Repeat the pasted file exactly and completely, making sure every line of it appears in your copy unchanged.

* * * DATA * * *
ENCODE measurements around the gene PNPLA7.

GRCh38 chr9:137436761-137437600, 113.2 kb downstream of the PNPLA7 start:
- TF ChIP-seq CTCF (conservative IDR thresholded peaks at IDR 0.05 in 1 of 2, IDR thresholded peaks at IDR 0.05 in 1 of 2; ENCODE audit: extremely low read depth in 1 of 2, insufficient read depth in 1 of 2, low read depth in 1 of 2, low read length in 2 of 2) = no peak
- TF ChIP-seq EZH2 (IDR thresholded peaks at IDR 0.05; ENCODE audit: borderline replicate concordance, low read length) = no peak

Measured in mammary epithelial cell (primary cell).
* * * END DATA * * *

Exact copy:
ENCODE measurements around the gene PNPLA7.

GRCh38 chr9:137436761-137437600, 113.2 kb downstream of the PNPLA7 start:
- TF ChIP-seq CTCF (conservative IDR thresholded peaks at IDR 0.05 in 1 of 2, IDR thresholded peaks at IDR 0.05 in 1 of 2; ENCODE audit: extremely low read depth in 1 of 2, insufficient read depth in 1 of 2, low read depth in 1 of 2, low read length in 2 of 2) = no peak
- TF ChIP-seq EZH2 (IDR thresholded peaks at IDR 0.05; ENCODE audit: borderline replicate concordance, low read length) = no peak

Measured in mammary epithelial cell (primary cell).